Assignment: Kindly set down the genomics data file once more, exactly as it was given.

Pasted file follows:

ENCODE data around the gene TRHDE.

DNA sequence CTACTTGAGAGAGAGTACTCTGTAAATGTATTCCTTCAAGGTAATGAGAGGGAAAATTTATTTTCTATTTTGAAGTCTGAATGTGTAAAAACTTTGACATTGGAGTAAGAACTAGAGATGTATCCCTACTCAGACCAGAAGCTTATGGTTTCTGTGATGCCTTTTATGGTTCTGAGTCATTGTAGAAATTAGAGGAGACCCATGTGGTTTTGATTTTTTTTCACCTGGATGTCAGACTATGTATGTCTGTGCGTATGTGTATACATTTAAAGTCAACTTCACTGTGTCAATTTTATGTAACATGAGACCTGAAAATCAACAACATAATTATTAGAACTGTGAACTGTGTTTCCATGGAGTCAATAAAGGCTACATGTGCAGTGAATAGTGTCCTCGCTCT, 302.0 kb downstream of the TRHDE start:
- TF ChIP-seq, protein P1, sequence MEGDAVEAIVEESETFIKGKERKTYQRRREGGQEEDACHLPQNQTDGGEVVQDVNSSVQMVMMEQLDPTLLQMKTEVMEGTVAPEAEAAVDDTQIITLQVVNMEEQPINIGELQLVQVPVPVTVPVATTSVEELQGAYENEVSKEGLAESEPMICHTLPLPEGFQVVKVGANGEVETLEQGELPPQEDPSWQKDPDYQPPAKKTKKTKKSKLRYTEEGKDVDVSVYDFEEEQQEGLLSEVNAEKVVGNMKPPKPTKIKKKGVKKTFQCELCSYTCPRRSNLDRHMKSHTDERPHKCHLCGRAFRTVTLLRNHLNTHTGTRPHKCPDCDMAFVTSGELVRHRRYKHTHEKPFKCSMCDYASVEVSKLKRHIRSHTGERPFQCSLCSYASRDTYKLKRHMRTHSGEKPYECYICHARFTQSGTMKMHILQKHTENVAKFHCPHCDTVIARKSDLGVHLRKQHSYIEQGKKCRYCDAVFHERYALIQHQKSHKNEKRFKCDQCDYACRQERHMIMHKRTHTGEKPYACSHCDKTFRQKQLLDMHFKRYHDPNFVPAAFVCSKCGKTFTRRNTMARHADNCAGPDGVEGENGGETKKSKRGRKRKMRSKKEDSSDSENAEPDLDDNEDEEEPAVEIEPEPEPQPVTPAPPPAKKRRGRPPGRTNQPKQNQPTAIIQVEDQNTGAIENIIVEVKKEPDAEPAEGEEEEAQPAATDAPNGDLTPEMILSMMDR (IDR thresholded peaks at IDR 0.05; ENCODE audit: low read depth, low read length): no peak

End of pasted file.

ENCODE data around the gene TRHDE.

DNA sequence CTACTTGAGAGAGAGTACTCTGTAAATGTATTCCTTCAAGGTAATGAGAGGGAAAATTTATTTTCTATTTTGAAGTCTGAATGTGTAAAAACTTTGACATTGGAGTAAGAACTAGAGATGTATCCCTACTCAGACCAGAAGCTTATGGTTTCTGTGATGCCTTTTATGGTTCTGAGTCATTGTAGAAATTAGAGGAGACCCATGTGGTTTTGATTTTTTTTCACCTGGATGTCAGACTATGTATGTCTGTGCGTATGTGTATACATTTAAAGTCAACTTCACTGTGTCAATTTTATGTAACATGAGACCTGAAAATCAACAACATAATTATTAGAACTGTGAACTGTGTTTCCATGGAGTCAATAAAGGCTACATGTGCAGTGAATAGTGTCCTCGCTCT, 302.0 kb downstream of the TRHDE start:
- TF ChIP-seq, protein P1, sequence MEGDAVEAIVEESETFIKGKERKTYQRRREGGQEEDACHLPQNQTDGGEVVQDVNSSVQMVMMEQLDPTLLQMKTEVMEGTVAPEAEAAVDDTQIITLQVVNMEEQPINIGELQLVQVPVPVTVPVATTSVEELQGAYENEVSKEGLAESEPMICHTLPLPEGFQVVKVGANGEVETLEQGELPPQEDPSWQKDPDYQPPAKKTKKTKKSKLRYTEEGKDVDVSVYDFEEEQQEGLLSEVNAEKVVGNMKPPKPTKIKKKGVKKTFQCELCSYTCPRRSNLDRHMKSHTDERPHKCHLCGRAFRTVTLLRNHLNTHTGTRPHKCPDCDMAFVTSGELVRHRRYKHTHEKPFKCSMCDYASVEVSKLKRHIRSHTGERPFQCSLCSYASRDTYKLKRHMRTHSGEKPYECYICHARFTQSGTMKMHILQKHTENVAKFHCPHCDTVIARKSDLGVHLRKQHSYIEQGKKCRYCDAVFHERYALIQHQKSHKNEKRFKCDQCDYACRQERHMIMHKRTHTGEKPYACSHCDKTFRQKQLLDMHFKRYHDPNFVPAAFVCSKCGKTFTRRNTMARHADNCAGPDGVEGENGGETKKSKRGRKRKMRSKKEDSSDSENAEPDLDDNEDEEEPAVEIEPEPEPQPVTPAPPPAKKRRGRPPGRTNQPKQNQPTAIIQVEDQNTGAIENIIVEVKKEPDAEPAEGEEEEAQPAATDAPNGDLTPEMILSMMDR (IDR thresholded peaks at IDR 0.05; ENCODE audit: low read depth, low read length): no peak